And now years later I remember those days with nostalgia. Things are not the same. I live in a land far, far away. Dadubhai has passed away. Mamu-dadu is old and frail, just went home after spending the last month in the ICU and cannot leave his bed. P is in Indiana, B is in Minnesota, T is in Australia, A is in Chennai, R is in Pune. It would be a real stroke of fate if we ever got together, all of us, for Bhai phonta. May be we won’t. But I will always cherish the memories that I carry from those days and will wish them the best of health and a long life, no matter where they are:

Bhai er kopaale dilaam phonta......

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Blogger Dipanjan Das said...

you bring back similar memories. though over the last four or five years circumstances have marred my involvement in festivities, memories of great food, family getting together after long whiles and the bitter feeling of the pujor chhuti getting over will haunt back.

great post!

12:05 PM  
Blogger Dreamcatcher said...

That was so nostalgic. I gave phonta to my cousins today. and your post brought back fond memories of my grandmother giving phonta to her brothers. the sweets, the festivities.
My mom has 25 brothers and siters and each year the number decreases but its still a noisy and lively affair.
Can i link you?

2:23 PM  
Blogger Ratna said...

If we could only relive our memories :)

5:51 PM  
Blogger BD said...

Nostalgic indeed. I've been having online bhaiphotas since 6 years :(

7:34 PM  
Blogger Miss M said...

Very very very nostalgic! Let me tell you something. When i was a kid, i would JUST refuse to give bhai phonta! For some confounding reason, every year, i would start crying and bawling before giving phonta. And then the whole family would cajole me, and sweet-talk me and convince me to give phonta while all my cousins are all ready and waiting for me.

And now, after i moved to Singapore, i have not given phonta for the past 8 years!! I always think that its God's way of punishing me for doing all that naatok while giving phonta when i was a kid!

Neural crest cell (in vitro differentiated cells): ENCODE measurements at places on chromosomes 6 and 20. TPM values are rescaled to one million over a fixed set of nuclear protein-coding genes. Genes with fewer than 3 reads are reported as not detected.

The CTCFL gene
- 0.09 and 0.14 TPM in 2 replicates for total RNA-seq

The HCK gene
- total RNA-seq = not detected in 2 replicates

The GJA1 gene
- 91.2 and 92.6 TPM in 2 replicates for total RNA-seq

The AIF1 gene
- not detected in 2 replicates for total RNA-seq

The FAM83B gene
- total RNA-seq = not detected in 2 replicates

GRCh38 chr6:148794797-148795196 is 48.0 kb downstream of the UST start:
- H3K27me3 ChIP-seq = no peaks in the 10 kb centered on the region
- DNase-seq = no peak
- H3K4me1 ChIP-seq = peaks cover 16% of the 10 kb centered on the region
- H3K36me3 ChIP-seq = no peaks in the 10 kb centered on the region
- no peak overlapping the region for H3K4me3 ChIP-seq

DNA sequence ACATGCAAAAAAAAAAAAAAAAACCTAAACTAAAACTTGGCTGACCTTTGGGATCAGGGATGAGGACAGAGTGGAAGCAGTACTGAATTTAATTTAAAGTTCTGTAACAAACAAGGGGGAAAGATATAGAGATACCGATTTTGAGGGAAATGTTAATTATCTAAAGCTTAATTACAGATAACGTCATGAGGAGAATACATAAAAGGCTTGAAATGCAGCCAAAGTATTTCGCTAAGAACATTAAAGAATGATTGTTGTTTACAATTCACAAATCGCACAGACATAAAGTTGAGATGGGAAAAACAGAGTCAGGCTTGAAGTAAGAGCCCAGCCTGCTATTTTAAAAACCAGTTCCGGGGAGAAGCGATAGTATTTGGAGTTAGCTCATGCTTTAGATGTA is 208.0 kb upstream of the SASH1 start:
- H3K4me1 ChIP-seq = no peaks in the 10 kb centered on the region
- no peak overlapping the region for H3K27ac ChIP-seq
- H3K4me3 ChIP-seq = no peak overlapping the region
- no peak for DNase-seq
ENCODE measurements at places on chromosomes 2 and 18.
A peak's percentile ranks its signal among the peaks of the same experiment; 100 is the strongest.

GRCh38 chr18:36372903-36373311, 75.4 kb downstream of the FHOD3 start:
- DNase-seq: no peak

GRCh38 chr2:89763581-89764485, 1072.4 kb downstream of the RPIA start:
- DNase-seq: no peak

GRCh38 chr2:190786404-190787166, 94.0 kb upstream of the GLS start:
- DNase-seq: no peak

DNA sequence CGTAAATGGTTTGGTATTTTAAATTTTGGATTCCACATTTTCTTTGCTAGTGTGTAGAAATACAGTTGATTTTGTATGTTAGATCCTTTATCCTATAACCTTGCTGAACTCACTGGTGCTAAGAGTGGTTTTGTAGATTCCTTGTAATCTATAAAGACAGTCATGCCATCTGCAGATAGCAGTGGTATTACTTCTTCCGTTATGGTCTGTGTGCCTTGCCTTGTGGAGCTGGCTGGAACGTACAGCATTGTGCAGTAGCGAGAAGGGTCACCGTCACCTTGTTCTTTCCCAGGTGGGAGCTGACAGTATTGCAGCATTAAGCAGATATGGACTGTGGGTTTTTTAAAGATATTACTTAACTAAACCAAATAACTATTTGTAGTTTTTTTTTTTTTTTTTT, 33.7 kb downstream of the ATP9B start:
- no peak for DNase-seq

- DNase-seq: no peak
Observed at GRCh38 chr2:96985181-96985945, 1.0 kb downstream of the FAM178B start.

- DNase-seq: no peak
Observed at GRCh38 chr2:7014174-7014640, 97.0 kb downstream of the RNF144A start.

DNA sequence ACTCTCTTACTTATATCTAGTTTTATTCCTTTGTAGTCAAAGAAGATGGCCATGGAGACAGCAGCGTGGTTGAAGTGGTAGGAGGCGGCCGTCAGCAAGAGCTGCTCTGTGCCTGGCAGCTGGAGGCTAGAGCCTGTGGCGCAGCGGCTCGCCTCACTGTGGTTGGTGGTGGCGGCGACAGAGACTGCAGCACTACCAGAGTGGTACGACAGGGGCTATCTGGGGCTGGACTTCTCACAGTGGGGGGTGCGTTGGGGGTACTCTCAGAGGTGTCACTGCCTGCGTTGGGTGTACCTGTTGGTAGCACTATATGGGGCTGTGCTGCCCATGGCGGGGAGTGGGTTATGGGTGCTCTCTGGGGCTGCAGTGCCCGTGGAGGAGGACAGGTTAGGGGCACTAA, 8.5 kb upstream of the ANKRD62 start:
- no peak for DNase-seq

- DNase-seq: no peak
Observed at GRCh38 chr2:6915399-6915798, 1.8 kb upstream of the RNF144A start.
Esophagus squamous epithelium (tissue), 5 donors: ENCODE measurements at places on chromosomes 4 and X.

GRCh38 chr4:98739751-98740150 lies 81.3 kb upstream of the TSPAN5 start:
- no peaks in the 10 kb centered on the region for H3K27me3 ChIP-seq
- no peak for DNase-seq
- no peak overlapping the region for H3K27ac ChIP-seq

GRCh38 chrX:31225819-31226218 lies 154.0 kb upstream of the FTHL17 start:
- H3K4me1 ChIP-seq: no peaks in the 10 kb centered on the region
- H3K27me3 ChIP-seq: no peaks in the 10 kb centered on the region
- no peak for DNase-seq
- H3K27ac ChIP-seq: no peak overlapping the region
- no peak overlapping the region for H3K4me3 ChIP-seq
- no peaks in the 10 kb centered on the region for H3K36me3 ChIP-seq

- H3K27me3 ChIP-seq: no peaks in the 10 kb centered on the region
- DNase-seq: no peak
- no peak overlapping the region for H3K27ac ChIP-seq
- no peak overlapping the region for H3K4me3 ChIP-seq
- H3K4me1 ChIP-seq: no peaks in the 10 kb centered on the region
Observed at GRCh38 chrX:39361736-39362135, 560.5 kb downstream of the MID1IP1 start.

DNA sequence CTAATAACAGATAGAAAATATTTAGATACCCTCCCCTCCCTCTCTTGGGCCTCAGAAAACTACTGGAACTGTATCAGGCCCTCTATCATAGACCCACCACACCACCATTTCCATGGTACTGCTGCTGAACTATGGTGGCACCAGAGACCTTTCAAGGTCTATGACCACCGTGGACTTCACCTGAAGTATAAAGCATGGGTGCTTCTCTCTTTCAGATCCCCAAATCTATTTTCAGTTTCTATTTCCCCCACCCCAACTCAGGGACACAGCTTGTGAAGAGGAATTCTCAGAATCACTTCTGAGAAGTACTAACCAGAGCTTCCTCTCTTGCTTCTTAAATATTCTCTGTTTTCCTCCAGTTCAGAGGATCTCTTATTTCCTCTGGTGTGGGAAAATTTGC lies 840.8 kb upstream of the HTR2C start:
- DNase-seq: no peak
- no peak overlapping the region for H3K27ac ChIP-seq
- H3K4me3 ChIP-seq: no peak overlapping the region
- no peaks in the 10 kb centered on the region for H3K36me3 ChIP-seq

Oh well, i guess someday i will be able to give phonta again, to all my 8 cousin brothers!!

Brilliant post! =)

10:23 PM  
Blogger Priya said...

Tumi simply oshadharon. The post makes me very nostalgic. Especially because, despite being an only child, I've always had a very happy bhai phonta with cousins, just like u. I have been missing it since I've settled in Bangalore, but this year was especially sad. One of my cousins, despite being in b'lore and just 5 minutes away from home couldn't make it, thanks to work and traffic. All my "ayojon" went waste. Khub kanna pachhilo, coz I was really looking fwd to it after so long.
Another thing that made me nostalgic in your mail was yr "mamudadu" in New Alipore. I had an identical relation in the same locality and in fact have spent a large part of my childhood with him and his family! He is no more, nor are his sons, but his daughters -in-law are still around.
If u don't mind sharing information, uni kon block'e thaken? Amra, maane amar parents live in F block and my mamudadu's family in G.

2:48 AM  
Blogger Subhrajyoti Mukhopadhyay said...

aah ! like this post !

6:24 AM  
Blogger Casablanca said...

Reminds me of my cousins and tying rakhi. And how I felt sad once each of them grew older and left for different places... and then I left too. I miss those times.

5:19 AM  
Blogger That Girl said...

sigh.. ive been way too far from any pf my family to have these things...


1:27 AM